Georgia Tech eyes Chaos computer

A new computing technique that uses a network of chaotic elements to "evolve" its answers could provide an alternative to the digital computing systems of today, says William L. Ditto, professor of physics at Georgia Institute of Technology in Atlanta. He described this "dynamics-based computation" may be suited for optical computing using ultra-fast chaotic lasers and computing with silicon/neural tissue hybrid circuitry last month in Physical Review Letters. "We have shown that this can be don

Oct 1st, 1998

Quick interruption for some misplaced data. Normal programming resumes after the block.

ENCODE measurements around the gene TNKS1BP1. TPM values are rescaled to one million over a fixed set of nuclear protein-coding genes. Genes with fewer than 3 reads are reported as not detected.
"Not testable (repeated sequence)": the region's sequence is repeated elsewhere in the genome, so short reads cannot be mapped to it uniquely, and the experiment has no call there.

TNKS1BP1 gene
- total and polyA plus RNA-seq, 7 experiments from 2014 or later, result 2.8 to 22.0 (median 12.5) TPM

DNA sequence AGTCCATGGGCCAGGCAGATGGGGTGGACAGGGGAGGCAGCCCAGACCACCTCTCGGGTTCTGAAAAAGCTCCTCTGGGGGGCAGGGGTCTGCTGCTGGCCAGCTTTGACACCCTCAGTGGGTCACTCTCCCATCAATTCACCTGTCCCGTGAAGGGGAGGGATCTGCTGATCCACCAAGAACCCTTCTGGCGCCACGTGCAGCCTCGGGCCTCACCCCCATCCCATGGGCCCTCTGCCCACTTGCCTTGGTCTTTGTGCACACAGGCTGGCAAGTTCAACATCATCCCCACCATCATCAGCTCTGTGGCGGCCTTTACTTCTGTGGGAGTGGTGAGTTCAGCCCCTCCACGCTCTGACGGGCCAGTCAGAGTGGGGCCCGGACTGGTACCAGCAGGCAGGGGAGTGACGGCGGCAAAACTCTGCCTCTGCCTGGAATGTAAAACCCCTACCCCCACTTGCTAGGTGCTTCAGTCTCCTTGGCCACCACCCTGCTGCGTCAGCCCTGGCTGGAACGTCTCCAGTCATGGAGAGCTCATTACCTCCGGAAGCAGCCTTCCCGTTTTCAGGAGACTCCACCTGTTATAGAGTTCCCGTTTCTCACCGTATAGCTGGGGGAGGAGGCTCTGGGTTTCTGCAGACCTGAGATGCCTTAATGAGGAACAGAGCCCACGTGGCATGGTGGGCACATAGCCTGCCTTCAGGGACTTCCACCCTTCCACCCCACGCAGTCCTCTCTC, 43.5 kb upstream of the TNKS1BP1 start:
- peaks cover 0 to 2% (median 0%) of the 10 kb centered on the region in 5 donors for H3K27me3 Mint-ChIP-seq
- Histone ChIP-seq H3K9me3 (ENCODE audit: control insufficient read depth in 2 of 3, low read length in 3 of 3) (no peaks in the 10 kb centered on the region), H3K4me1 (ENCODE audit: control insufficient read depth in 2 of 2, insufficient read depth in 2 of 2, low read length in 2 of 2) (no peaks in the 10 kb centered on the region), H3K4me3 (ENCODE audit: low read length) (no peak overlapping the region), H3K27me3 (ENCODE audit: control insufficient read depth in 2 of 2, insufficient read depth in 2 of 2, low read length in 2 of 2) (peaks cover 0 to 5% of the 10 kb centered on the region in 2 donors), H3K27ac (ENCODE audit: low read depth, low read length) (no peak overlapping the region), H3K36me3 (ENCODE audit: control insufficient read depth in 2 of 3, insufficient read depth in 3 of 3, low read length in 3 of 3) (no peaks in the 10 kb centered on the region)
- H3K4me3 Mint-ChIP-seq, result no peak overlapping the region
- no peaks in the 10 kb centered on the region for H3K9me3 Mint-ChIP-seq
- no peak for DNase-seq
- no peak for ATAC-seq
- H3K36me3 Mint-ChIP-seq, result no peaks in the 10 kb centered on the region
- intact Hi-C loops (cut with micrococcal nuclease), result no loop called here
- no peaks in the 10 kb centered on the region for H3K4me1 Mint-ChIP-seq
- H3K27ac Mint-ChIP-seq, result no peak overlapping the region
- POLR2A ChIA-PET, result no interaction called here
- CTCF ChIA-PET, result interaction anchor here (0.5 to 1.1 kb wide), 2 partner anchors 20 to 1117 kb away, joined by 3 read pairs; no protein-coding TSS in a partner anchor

A new computing technique that uses a network of chaotic elements to "evolve" its answers could provide an alternative to the digital computing systems of today, says William L. Ditto, professor of physics at Georgia Institute of Technology in Atlanta. He described this "dynamics-based computation" may be suited for optical computing using ultra-fast chaotic lasers and computing with silicon/neural tissue hybrid circuitry last month in Physical Review Letters. "We have shown that this can be done, but we`ve only seen the tip of the iceberg," he says. - J.R.

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